Thursday, April 4, 2013

The difference between B2B and B2C

B2C (business-to-consumer) companies are generally the first to embrace new practices on the web.  One of these "new" practices is having a friendly, engaging website that focuses on the customer and winning their business.  In the B2B (business-to-business) world, there is still a lot of skepticism that what works for consumer products won't work for them.

There are some key differences between B2B and B2C sales: 

  • Trust / Risk - If I hire the wrong developer to build my personal website, I'll regret the decision and pay for it in time, money, and stress.  If I hire the wrong developer to build our company's website, I could pay for it with my job.
  • Number of people involved in the decision - When selling something to another business, you seldom have just 1 person involved in the purchase decision.  This is because the people who control the budgets aren't generally the (only) people who will get their hands dirty doing the work.
  • Speed of sale - The higher risk and extra people dramatically reduce the speed of B2B sales.  Some industries take months to close a single sale.

Even with all the above differences, B2B sales are remarkably similar to B2C sales.  At the end of the day you are still selling to a person/people.  The psychological aspects of disclosing information, enjoying an experience, and building a relationship are all the same.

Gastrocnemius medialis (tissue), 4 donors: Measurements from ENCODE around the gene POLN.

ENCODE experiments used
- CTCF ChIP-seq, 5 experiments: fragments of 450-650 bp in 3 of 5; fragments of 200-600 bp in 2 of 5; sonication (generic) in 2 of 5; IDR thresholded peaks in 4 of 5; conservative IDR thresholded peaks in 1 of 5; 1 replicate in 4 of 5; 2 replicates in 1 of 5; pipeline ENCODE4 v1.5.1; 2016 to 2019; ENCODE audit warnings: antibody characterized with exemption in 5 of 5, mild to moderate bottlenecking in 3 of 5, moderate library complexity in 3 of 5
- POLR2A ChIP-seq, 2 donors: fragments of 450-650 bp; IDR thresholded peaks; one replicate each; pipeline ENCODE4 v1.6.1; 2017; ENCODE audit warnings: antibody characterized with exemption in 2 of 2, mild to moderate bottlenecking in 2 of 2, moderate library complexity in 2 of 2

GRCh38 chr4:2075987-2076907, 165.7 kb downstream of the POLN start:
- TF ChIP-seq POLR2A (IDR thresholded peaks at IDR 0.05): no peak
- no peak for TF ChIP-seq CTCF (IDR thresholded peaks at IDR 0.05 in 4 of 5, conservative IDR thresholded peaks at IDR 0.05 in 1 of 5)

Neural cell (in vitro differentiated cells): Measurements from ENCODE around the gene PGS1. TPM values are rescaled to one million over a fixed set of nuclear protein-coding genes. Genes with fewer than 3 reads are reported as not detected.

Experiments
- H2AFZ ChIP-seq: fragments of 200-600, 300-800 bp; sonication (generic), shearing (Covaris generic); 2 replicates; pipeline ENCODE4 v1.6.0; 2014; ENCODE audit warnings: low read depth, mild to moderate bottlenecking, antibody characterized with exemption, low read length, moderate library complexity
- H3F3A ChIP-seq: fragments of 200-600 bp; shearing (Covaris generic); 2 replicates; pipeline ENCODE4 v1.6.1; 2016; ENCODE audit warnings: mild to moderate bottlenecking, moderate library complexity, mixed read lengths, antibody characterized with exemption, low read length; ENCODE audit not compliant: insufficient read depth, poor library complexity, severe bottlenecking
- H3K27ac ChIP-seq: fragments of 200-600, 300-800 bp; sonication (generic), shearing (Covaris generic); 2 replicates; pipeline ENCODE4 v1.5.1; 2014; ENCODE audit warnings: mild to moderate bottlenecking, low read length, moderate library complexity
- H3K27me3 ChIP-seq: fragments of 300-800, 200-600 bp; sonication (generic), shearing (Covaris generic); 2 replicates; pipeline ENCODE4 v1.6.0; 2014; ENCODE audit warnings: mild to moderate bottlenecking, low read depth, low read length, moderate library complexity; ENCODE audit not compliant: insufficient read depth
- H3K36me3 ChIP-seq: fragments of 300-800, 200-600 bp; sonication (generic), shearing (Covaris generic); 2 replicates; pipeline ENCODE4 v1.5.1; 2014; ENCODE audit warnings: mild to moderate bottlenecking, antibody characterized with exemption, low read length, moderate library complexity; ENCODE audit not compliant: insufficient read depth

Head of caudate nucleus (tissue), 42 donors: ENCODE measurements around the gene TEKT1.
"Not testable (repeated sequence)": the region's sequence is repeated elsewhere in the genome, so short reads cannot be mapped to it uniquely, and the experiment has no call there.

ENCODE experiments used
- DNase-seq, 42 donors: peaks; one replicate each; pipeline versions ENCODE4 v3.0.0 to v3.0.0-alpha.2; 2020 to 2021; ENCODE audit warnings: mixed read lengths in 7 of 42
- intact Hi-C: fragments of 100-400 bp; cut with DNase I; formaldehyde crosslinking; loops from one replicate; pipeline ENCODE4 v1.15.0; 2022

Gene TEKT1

Traditionally, B2C companies made shotgun sales.  They'd shoot their propaganda into a flock of birds and hope to knock a few down.  B2B companies have always had/needed a longer runway.  They spend more time getting to know the customer and building trust before they make the sale.  For a B2B company, a successful sale and post sale relationship magnifies the trust between the client and the company.  This is why repeat business is so easy and fruitful for B2B companies.

The "new" practice on the web of having a friendly, engaging website is not a "new" concept, it is the digital form of the B2B sales funnel.  B2C companies have realized that if they can create that same pre-sale relationship, they can create very fruitful life-long customers.

So, if the "new" digital revolution is actually B2C taking a page from the B2B playbook, why are B2Bs so reluctant to jump in?

Does your website help build a relationship with your clients?